Financial status: This is independent research. I welcome financial support to make further posts like this possible.
Epistemic status: This is in-progress thinking.
This post is part of a sequence on the accumulation of knowledge. Our goal is to articulate what it means for knowledge to accumulate within a physical system.
The challenge is this: given a closed physical system, if I point to a region and tell you that knowledge is accumulating in this region, how would you test my claim? What are the physical characteristics of the accumulation of knowledge? We do not take some agent as the fundamental starting point but instead take a mechanistic physical system as the starting point, and look for a definition of knowledge at the level...
This is a linkpost for an entry in my Substack newsletter at https://countheliving.substack.com/p/shall-we-count-the-living-or-the . In this entry, we announce a new arXiv preprint, "Shall we count the living or the dead". This preprint builds on my earlier work that has previously been discussed on Less Wrong, and which led to a response first on Less Wrong and later in the European Journal of Epidemiology by Carlos Cinelli and Judea Pearl.
The Substack entry contains a link to an animated video on YouTube, which explains a simplified version of the argument
We discuss the doomsday argument, and look at various approaches taken to analyze observation selection effects, namely SSA and SIA. We conclude that the SSA is unsatisfying, and show that the SIA is isomorphic to a version of bayesianism.
An entity undergoing a subjective experience should reason as if they are randomly selected from the distribution of all possible entities undergoing that exact same subjective experience.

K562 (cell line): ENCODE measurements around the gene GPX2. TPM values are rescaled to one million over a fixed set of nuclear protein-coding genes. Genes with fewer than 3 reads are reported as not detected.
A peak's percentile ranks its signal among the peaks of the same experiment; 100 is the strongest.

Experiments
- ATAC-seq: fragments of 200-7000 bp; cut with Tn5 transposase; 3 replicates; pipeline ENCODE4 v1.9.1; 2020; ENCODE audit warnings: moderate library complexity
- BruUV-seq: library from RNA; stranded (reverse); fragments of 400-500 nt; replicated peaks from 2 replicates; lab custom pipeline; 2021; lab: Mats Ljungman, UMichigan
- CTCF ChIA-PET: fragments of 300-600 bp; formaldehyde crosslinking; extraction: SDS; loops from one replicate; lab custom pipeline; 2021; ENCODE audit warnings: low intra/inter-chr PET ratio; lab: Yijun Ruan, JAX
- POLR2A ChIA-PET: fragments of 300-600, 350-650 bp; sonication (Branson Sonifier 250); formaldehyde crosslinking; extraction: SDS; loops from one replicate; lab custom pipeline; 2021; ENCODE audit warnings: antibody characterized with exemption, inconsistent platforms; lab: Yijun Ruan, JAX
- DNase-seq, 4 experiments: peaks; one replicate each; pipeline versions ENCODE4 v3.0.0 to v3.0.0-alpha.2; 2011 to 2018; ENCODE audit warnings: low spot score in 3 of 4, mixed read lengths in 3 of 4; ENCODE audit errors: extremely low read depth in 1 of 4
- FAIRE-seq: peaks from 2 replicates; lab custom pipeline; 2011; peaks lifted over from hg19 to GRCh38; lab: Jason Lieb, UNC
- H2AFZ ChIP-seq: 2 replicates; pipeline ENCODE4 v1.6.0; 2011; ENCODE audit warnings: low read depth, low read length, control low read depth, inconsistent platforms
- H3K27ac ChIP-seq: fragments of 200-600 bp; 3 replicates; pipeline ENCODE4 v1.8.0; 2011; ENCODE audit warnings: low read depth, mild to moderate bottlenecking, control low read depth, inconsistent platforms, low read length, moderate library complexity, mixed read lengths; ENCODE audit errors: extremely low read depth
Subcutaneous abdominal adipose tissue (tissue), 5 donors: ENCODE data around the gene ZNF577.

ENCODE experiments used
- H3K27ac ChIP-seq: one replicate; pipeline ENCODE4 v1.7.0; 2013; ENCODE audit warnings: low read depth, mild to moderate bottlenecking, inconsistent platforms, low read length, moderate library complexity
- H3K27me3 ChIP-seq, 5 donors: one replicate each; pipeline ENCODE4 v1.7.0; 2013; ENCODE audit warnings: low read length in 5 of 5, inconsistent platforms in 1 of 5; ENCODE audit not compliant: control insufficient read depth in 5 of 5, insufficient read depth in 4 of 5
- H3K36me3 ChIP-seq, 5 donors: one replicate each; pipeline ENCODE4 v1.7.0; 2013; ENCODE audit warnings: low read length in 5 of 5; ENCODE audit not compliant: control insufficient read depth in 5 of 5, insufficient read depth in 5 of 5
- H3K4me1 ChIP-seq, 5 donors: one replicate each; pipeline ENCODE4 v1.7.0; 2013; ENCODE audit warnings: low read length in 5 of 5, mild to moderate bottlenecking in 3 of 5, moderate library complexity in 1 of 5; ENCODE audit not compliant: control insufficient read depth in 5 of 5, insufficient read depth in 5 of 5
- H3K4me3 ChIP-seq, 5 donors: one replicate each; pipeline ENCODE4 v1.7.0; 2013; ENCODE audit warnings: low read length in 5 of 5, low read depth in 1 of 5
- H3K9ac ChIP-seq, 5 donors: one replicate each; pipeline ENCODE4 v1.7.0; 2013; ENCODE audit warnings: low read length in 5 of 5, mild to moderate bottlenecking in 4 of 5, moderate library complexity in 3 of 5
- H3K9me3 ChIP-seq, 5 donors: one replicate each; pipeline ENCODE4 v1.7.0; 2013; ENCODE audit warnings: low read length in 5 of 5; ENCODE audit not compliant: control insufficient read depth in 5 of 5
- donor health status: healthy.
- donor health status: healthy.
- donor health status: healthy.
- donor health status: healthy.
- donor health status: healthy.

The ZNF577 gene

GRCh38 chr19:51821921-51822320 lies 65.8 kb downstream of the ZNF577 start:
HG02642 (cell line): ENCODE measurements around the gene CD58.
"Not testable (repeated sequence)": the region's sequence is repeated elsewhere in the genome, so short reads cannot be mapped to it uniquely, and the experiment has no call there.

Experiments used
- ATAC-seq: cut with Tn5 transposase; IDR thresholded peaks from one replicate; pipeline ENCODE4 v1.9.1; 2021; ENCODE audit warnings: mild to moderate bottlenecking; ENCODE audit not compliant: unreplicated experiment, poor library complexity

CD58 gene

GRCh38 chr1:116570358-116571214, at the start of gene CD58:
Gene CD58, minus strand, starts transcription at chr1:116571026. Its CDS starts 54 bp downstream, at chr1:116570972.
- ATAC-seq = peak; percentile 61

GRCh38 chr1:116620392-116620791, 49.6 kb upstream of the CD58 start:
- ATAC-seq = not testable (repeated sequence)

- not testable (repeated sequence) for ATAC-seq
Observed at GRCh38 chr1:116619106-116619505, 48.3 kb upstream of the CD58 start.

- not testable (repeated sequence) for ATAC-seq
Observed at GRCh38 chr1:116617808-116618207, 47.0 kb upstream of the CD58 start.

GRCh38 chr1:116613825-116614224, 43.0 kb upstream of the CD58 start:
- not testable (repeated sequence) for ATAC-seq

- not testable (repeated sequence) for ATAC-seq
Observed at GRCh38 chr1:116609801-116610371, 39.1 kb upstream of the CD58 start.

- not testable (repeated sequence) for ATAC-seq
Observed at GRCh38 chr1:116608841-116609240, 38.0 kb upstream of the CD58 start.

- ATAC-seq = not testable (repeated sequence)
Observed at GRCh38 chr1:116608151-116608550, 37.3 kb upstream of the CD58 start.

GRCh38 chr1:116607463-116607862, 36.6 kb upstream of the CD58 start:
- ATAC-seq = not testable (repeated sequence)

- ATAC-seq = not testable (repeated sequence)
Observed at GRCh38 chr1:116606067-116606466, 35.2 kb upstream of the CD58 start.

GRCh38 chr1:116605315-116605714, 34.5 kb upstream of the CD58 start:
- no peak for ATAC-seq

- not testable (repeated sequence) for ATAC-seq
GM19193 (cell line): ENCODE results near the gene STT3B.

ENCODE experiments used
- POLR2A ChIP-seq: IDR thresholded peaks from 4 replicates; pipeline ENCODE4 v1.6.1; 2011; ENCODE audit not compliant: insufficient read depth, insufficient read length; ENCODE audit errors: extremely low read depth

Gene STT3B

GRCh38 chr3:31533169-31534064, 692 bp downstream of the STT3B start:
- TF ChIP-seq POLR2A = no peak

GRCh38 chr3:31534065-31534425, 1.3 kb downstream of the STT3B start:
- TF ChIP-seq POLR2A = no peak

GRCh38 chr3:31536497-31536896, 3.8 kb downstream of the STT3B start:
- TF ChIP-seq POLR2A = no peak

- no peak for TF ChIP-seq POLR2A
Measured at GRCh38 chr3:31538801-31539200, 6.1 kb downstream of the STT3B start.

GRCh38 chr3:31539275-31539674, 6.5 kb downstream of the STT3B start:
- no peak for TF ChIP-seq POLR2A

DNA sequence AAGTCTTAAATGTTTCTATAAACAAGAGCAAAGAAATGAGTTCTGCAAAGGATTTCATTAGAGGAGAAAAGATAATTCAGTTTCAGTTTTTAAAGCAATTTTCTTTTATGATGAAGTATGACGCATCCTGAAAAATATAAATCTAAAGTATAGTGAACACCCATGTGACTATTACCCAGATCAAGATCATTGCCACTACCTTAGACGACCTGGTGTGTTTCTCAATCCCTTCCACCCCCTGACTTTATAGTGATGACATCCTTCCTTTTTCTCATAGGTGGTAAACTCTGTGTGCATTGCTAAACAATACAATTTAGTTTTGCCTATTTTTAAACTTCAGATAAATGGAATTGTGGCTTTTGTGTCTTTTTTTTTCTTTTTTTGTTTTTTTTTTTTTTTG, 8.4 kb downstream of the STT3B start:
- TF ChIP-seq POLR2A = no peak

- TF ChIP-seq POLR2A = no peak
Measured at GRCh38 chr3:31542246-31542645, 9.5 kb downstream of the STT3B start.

We apply the principle to various scenarios, and conclude that whilst the SSA and SIA are wildly different in theory they are equivalent in practice assuming we live in a multiverse.
Are you gonna drop the bomb or not?
A doomsday argument attempts to predict the chance that humanity will survive a given length of time based purely on the number of people...
In the West, or at least in my home country (Switzerland), we have ample vaccine supply, and are - at the moment - controlling Covid more or less fine.
I read of urges to provide vaccines to poor countries where even health workers could not get vaccinated due to lack of vaccines. And I interpret e.g. the WTO talks about a Covid Vaccine patent waiver* as suggesting that there is really an absolute production shortage.
So: is does half-young and healthy me taking the vaccine - while the vulnerable in my country, and most of my peers too, have received the seemingly highly effective vaccine - essentially steal away two doses that might otherwise have ended up at places where they are very urgently needed?
Recently I launched a YouTube channel. This channel provides another medium in which to share my thoughts, as well as a place to access recordings of my talks and interviews.